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 Slippery Rock University launches RecoveryCorps Program 



June 10, 2009
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Slippery Rock University launches RecoveryCorps program

SLIPPERY ROCK, Pa.- Slippery Rock University has received a $549,534 grant to expand its AmeriCorps program to the Northside of Pittsburgh and Beaver and Venango counties. More than 100 students and community residents will be placed with 28 service agencies, with work focusing on meeting the needs of families in economic distress.
            "We are mobilizing in light of the economic crisis," said Alice-Kaiser Drobney, SRU assistant professor of professional studies and AmeriCorps program director. She named SRU's AmeriCorps expanded program the "RecoveryCorps."
            The U.S. Corporation for National and Community Service awarded the grant, which will be administered through PennSERVE, a state office. The federal money was made available through the American Recovery and Reinvestment Act of 2009, which provided $150 billion to spur economic activity benefiting low-income households.
             Kaiser-Drobney said the new service work would focus on three issues that need addressing in light of tough economic times: the welfare of children; agency and job referral; and home energy audits for low-income households to cut utility expenses.
            Children's activities are often the first to be cut when families encounter unexpected economic hardship such as unemployment, Kaiser-Drobney said.
            "We know families that have lost their homes and whose parents are unemployed. Their children's lives are changing radically," she said. "The YMCA, summer camp, music lessons and after school programs - many families don't have the money to do that stuff."
            RecoveryCorps will provide members for a children's summer playground collaborative, a Kids Count Family Psychological Program and a program at the Community Library of the Shenango Valley, among other activities.
            The second area of need includes providing more resources to increase the effectiveness of career services organizations, food banks and agencies that aid residents in distress. RecoveryCorps members will help out at the Community Foundation of Western Pennsylvania and Eastern Ohio and the Northside Community Development Fund.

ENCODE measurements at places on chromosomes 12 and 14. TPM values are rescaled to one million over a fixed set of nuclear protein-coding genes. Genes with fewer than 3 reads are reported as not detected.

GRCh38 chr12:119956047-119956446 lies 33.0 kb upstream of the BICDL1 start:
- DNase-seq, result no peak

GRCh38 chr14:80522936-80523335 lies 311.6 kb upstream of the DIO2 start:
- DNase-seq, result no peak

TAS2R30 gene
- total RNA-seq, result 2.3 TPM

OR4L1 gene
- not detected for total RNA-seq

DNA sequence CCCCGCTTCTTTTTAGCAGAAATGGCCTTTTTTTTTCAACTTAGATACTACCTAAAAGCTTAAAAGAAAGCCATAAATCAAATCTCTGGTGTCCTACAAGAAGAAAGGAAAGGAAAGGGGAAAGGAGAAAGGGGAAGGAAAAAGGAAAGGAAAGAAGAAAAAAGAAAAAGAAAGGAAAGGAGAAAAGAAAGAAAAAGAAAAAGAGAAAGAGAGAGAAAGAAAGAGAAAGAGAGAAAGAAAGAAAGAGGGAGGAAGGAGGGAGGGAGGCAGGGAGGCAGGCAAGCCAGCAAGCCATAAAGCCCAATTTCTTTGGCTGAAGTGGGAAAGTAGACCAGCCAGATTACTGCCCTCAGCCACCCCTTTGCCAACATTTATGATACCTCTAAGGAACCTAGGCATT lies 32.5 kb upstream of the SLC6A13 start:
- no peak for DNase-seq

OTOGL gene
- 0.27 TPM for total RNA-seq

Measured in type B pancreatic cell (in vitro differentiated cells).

The weatherization of homes will involve caulking windows and making other improvements to improve energy efficiency and cut expenses. Homeowners will be recommended by Northside agencies that work in the communities.
         Mark Masterson, executive director of the Northside Development Fund, which finances community revitalization in the Northside, said he plans to use one RecoveryCorps member as a program assistant who will work with investment and loan officers. The other volunteer will work as an editorial assistant for The Northside Chronicle newspaper.
          "The two SRU volunteers will make a huge difference in our organization," he said. "The program assistant will enable us to dramatically increase our community outreach so that we can reach another 50 or so clients in low-income neighborhoods. The editorial assistant will enable us to provide timely and relevant information on the economic stimulus that our predominately low-income readers of The Northside Chronicle will be able to use."
          Ian McGinnity, a May graduate of SRU's graduate program in student affairs in higher education, is the program coordinator for RecoveryCorps.
I am involved because it is a great opportunity.  I served as a graduate assistant for SRU's Institute for Community, Service-Learning and Nonprofit Leadership and supervised a team of AmeriCorps members.  Organizing the Empty Bowls Dinner, for example, and seeing its impact on how attendees thought about hunger and going on a Care Break to Phoenix were great experiences.  Service learning is one of the most powerful experiences our students and community members can have."

            SRU has operated AmeriCorps projects in Butler, Mercer and Lawrence counties since 1997. AmeriCorps programs meet critical needs in communities by providing mentoring, literacy tutoring, health services, after-school care and clean-up projects. Members receive a living allowance and an educational award if they complete their hours.


Slippery Rock University is Pennsylvania's premier public residential university. Slippery Rock University provides students with a comprehensive learning experience that intentionally combines academic instruction with enhanced educational and learning opportunities that make a positive difference in their lives.




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